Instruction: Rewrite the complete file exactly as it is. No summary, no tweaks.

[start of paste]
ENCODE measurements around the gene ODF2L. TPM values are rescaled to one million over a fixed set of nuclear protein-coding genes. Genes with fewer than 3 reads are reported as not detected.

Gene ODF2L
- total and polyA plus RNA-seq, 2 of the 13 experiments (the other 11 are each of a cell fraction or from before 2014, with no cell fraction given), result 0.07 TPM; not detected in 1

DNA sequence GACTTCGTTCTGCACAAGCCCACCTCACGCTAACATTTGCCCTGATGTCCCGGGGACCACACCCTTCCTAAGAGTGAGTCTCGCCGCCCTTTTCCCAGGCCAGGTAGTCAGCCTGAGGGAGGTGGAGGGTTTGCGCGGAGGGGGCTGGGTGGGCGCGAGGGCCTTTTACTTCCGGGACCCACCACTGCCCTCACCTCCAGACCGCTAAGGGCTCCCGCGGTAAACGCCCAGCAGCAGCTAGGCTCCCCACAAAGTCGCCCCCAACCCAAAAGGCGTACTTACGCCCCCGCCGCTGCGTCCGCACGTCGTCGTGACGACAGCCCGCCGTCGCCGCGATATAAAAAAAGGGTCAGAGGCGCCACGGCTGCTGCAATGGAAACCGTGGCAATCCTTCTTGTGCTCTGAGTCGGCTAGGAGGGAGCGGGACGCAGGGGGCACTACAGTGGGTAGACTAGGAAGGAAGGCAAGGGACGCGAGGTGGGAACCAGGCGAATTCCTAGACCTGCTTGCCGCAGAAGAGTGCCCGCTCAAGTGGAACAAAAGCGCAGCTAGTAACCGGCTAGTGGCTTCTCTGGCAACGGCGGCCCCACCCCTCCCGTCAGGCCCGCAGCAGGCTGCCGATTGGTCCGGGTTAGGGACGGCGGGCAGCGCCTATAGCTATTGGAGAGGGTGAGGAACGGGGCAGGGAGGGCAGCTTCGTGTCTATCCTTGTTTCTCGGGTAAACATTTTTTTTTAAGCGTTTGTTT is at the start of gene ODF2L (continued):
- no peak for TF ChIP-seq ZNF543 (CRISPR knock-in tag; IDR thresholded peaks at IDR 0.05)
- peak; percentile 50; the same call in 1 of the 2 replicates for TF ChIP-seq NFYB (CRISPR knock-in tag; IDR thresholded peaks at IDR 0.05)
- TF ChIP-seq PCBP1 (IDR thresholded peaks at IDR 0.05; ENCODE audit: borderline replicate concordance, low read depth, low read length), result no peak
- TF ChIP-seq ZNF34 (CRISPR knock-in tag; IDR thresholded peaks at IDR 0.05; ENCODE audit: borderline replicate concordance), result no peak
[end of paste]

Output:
ENCODE measurements around the gene ODF2L. TPM values are rescaled to one million over a fixed set of nuclear protein-coding genes. Genes with fewer than 3 reads are reported as not detected.

Gene ODF2L
- total and polyA plus RNA-seq, 2 of the 13 experiments (the other 11 are each of a cell fraction or from before 2014, with no cell fraction given), result 0.07 TPM; not detected in 1

DNA sequence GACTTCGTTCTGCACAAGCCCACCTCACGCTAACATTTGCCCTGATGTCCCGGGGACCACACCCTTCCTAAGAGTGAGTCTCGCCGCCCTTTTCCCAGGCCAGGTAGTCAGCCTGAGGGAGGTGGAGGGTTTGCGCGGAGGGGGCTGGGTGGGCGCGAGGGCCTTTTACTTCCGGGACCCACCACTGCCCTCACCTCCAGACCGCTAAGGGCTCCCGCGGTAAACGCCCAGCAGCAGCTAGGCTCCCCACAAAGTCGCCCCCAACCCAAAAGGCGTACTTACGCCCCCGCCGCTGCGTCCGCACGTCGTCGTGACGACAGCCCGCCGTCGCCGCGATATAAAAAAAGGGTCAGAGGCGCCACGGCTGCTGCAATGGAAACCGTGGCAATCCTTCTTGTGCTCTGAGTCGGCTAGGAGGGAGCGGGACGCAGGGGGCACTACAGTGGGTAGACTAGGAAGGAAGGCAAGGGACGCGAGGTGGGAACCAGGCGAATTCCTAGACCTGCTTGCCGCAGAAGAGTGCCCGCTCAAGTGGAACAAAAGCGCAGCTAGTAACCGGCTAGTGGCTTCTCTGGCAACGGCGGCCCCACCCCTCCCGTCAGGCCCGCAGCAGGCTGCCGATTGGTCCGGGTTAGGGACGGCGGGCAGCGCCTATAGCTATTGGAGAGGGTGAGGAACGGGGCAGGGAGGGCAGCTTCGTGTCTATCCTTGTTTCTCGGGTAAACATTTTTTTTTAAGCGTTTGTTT is at the start of gene ODF2L (continued):
- no peak for TF ChIP-seq ZNF543 (CRISPR knock-in tag; IDR thresholded peaks at IDR 0.05)
- peak; percentile 50; the same call in 1 of the 2 replicates for TF ChIP-seq NFYB (CRISPR knock-in tag; IDR thresholded peaks at IDR 0.05)
- TF ChIP-seq PCBP1 (IDR thresholded peaks at IDR 0.05; ENCODE audit: borderline replicate concordance, low read depth, low read length), result no peak
- TF ChIP-seq ZNF34 (CRISPR knock-in tag; IDR thresholded peaks at IDR 0.05; ENCODE audit: borderline replicate concordance), result no peak